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King & Spalding’s Fees-Related Documents Won’t Be Destroyed

April 22, 2020, 6:26 PM

King & Spalding LLP may withdraw its attorneys’ fees request connected to winning a FOIA case against the government, but a federal judge in Washington declined to destroy the underlying exhibits supporting the request.

Federal court dockets are a part of the government’s overall records system, so the court won’t destroy or return any of the documents the firm filed under seal, Judge Amit P. Mehta said on Tuesday for the U.S. District Court for the District of Columbia.

The firm was effectively asking the court to “turn back the clock” and treat the sealed exhibits as though they had never been placed on the docket, the court said.

King & Spalding won on the merits of its Freedom of Information Act lawsuit against the Department of Health and Human Services in 2018. The court agreed that the government improperly invoked FOIA’s confidentiality exemption when it responded to a records request related to an investigation into Ambiomed Inc., one of the firm’s clients.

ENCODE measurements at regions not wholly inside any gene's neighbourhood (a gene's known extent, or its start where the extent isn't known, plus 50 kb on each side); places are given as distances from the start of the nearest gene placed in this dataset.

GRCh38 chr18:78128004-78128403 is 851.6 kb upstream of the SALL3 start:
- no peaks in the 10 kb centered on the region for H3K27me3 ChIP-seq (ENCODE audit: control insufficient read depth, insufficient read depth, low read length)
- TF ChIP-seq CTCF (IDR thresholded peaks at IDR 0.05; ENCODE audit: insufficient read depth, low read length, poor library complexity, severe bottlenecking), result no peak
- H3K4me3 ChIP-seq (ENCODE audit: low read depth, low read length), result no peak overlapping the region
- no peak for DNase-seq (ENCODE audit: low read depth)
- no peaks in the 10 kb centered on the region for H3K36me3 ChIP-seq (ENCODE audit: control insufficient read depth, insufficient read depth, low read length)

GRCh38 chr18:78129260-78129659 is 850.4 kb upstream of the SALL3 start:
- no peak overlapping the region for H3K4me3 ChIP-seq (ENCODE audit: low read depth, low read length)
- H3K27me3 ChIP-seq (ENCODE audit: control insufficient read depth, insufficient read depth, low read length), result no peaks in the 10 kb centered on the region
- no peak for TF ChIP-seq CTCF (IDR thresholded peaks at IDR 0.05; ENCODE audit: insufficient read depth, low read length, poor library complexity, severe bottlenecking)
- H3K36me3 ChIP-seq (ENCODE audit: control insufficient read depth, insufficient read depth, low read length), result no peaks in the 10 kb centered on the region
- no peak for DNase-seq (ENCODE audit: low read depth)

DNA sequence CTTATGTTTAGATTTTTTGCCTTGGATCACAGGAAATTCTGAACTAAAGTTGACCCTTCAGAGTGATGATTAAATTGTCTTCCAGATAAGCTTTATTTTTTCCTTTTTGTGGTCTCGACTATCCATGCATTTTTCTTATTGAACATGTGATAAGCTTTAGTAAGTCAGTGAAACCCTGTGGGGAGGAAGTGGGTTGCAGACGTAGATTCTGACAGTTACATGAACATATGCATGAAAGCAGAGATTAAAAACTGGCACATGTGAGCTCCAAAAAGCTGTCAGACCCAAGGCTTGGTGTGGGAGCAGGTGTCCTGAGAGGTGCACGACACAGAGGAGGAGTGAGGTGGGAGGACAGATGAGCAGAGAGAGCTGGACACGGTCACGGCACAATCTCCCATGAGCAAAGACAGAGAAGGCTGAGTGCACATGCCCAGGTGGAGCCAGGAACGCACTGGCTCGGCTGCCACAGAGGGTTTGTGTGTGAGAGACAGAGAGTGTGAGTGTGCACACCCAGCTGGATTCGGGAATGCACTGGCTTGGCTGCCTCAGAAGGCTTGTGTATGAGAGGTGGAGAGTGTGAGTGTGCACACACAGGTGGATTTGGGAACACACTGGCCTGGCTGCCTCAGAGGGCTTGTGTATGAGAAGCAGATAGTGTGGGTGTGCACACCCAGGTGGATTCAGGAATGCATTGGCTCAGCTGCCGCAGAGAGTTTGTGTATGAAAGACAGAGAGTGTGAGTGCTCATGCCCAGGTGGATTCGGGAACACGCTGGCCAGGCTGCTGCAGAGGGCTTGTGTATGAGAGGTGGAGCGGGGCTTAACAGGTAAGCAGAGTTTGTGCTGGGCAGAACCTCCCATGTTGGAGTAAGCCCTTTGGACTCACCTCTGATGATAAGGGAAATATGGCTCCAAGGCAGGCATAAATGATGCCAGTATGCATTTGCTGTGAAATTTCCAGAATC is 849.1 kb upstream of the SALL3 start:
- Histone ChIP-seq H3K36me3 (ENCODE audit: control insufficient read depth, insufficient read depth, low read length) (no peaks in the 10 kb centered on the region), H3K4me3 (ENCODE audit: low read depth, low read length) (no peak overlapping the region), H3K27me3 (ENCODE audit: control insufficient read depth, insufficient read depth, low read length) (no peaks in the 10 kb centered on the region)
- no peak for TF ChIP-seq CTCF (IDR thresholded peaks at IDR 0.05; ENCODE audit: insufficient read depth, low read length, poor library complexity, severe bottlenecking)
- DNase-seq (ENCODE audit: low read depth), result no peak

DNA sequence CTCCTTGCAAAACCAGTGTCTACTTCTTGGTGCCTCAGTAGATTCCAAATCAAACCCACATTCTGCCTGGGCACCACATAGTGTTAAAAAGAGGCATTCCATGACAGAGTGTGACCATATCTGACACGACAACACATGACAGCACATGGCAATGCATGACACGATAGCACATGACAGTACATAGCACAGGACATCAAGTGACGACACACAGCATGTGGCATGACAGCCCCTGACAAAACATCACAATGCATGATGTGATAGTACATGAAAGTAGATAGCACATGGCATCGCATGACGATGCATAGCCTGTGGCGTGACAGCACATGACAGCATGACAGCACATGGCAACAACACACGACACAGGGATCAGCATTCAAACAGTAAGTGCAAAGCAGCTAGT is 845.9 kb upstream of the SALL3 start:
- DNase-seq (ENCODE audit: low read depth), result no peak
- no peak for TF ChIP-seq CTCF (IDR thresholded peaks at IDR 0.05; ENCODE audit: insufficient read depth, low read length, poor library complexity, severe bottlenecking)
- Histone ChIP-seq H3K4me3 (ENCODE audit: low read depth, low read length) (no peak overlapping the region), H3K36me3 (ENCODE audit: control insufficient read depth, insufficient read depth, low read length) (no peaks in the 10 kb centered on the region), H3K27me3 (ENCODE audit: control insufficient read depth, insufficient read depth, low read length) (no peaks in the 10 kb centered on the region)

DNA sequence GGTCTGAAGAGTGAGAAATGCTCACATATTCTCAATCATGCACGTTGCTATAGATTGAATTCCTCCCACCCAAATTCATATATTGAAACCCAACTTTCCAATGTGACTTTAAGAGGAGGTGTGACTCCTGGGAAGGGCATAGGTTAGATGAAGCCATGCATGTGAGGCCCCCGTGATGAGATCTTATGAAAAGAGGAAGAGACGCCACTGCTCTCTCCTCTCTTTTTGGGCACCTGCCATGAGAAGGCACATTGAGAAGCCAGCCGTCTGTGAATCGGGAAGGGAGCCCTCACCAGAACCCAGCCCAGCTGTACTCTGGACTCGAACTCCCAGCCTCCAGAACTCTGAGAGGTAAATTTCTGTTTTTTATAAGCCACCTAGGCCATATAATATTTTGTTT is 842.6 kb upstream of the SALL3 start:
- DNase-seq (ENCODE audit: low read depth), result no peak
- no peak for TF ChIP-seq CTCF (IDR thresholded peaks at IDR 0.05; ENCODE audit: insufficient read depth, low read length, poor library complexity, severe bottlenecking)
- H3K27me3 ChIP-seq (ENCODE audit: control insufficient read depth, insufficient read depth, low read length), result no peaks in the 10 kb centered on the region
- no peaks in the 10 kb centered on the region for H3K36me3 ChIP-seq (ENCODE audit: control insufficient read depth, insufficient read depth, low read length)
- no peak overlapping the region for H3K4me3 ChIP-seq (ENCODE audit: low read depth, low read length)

The firm then asked to be awarded the fees’ and costs it had sunk into the litigation, but sought to keep its billing rates, hours worked, and staffing strategies private, citing potential competitive harm. The court ruled earlier this month that hypothetical competitive harm didn’t outweigh the public’s interest in “a fee demand made against the public fisc” and that if it wanted to proceed with its fees request, the exhibits would have to be viewable by the public.

King & Spalding chose to withdraw the motion for attorneys’ fees rather than unseal the documents.

The destruction request seemed to be “premised on little more than its mistrust” that the government wouldn’t hold onto the records, the court said. “But that is not a sufficient reason” to grant its request since King & Spalding hadn’t alleged that abuse, oppression, or injustice would otherwise result.

The court also won’t order the government to return or destroy its own service copies of the sealed materials, it said Tuesday.

The case is King & Spalding LLP v. HHS, D.D.C., No. 16-cv-01616, 4/21/20.

To contact the reporter on this story: Porter Wells in Washington at pwells@bloomberglaw.com

To contact the editors responsible for this story: Rob Tricchinelli at rtricchinelli@bloomberglaw.com; Steven Patrick at spatrick@bloomberglaw.com